Every other major award show includes a category for excellence in sound design (this includes the Oscars, Grammy, etc.) but the Tony Awards were last on this train. The reason given? The same as why the committee decided to retract the award: the voters and committee don’t understand the craft, and when the award was still included, most voting members chose to forgo voting in the sound design category anyway.

The Tony Administration Committee has since said that they feel sound design is more of a technical award than a theatrical award. To many, this appears more of a lack of understanding than a shift in definitions.

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Hashtag started by the technical theatre community in 2014 after the announcement the Sound Design awards would be discontinued.

It’s been suggested by current West End and Broadway sound designers that Tony Award voters be educated on what to listen and look for with sound design, the same as they would listen to the original music in a play, or score of a musical. The committee has stated their hope to create a Special Tony Award for sound designers- but this would make sound the only “technical” category not included in the main award set.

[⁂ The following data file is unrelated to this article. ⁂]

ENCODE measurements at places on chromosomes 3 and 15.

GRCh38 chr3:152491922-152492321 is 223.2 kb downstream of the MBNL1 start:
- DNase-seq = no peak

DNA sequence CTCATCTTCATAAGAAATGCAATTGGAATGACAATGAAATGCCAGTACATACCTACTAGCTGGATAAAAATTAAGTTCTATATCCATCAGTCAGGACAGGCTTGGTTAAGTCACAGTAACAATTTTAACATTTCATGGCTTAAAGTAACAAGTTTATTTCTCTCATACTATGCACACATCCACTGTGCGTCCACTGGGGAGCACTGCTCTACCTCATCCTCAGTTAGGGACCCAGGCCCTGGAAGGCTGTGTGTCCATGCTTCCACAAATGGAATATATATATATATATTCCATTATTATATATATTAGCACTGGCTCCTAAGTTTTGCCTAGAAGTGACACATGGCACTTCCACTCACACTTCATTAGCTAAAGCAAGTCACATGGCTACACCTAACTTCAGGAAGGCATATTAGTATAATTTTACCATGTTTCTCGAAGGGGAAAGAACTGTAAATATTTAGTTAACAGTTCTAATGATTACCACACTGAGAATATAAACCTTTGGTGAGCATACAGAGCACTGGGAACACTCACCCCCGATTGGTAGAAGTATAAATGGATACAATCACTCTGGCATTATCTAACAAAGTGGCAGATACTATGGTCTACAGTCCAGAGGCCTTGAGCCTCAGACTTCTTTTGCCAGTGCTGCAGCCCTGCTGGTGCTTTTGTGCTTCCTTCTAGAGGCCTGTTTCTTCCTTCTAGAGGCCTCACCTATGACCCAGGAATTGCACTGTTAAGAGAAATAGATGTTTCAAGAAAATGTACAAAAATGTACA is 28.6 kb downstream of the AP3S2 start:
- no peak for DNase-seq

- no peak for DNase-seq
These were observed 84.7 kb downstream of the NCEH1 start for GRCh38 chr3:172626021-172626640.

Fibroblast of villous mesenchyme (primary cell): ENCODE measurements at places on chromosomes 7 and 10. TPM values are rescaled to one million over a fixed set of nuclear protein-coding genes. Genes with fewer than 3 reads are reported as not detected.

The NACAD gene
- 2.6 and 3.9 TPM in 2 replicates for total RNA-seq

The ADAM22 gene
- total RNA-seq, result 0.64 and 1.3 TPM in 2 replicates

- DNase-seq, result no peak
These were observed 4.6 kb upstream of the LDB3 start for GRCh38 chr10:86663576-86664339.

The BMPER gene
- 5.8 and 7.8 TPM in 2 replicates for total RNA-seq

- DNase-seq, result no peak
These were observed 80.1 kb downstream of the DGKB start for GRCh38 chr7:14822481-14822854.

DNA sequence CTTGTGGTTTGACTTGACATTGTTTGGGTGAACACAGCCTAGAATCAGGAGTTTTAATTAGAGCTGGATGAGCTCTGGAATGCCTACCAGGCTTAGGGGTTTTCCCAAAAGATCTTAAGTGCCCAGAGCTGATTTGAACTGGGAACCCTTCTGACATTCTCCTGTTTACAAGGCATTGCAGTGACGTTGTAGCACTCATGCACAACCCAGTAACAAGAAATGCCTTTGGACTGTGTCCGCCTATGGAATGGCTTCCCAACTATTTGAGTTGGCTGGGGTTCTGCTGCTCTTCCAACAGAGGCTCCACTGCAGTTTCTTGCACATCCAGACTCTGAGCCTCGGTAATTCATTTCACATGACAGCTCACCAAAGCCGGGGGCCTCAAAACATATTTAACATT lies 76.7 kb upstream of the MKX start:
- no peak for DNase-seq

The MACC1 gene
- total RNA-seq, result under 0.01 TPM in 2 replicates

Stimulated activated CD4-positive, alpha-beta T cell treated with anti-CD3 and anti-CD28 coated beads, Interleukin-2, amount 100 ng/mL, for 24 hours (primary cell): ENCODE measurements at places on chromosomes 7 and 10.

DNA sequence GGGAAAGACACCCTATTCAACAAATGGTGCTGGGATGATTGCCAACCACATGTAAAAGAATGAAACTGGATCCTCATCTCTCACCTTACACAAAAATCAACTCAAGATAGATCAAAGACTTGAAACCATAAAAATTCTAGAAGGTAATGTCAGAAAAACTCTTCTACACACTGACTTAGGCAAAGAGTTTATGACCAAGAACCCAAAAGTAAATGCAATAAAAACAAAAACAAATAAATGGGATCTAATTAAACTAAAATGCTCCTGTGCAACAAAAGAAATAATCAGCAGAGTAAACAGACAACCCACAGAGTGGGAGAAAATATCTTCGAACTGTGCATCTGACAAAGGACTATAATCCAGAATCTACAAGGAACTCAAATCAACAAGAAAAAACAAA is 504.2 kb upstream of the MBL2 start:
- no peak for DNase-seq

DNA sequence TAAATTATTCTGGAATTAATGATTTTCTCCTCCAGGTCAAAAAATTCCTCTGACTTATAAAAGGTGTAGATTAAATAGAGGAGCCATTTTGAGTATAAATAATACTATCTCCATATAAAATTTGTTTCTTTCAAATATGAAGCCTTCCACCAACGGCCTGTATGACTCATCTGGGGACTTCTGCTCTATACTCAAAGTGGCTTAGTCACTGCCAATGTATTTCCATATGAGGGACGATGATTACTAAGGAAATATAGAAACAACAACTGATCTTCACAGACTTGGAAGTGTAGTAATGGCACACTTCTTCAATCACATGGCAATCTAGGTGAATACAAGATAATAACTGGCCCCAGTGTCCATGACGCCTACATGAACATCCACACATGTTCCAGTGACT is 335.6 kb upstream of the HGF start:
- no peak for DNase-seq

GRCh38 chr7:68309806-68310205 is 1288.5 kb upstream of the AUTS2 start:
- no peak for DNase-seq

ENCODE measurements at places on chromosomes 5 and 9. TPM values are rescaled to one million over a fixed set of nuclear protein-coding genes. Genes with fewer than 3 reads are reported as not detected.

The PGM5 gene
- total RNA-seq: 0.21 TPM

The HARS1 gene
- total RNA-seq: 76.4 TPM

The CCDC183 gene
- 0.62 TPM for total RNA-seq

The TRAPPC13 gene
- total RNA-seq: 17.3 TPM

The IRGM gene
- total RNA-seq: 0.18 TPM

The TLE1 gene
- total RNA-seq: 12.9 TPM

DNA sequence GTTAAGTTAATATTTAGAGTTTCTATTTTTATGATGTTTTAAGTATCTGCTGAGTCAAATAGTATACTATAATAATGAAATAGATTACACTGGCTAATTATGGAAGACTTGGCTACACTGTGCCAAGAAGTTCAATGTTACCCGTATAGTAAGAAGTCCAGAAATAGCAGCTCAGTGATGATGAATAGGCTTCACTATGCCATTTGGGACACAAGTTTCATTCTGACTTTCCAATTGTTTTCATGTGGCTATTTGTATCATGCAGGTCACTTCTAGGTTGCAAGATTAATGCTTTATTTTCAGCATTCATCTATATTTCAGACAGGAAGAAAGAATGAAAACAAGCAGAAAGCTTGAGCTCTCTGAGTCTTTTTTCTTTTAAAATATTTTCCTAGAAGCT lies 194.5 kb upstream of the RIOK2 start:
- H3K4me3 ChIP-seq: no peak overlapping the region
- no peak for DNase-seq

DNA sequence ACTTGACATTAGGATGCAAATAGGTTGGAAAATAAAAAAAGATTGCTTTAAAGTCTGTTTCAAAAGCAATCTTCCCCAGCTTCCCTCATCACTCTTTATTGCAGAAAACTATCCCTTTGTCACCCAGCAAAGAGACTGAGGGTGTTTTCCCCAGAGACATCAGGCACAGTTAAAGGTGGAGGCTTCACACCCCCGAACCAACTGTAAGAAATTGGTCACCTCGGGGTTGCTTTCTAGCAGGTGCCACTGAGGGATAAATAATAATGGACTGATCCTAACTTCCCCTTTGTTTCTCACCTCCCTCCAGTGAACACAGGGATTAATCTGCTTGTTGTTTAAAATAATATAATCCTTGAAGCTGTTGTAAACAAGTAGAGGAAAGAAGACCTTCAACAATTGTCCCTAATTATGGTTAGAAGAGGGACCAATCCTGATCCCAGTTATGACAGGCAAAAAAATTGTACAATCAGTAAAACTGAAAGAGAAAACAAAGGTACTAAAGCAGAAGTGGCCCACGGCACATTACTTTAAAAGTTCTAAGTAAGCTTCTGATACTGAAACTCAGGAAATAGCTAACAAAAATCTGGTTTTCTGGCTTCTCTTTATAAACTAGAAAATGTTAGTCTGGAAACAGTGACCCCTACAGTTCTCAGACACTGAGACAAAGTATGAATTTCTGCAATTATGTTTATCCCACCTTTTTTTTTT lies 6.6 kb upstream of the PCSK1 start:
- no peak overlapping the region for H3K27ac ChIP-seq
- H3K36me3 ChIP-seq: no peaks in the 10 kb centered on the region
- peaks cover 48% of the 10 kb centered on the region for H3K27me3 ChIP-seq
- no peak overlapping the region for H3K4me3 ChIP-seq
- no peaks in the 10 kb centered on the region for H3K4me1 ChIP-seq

Read about the committee’s announcement: click here

This has raised the question about what other awards the theatre community feel the Tony Awards have overlooked, and once they’re put in to a list, it may come as a surprise that these categories have never been historically considered.

  • Best Ensemble
  • Best Makeup and Hair Design
  • Best Original Score (Play)

 

MITM Musings: Have you ever thought about any other “missing” awards that could be added to this list?
Do you agree with those who want to add back the award or those who want to create the Special Tony Award?

 

“Let’s start at the very beginning!”: A History of the Tony Awards

After all, the beginning is a very good place to start! Maybe you’re new to the Tony Awards this year, or maybe you’ve never had the time to research before, but either way, we’ve got a brief history of the Tony’s for you today.

The Beginning of A Name

In 1947, the American Theatre Wing had recently lost one of it’s co-founders, Antionette Perry. Perry, who’s nickname was indeed Tony, had been both an actress and a director in early 20th century America, as well as helping found the American Theatre Wing. PBDANPE CS001

Perry’s dedication to high standards of theatre sparked an idea from the members of the American Theatre Wing committee. An award in Perry’s honor for distinguished stage acting and technical achievement in theatre. At the time, no such award existed for the theatre community, though the Academy Awards had already been in operation since 1929.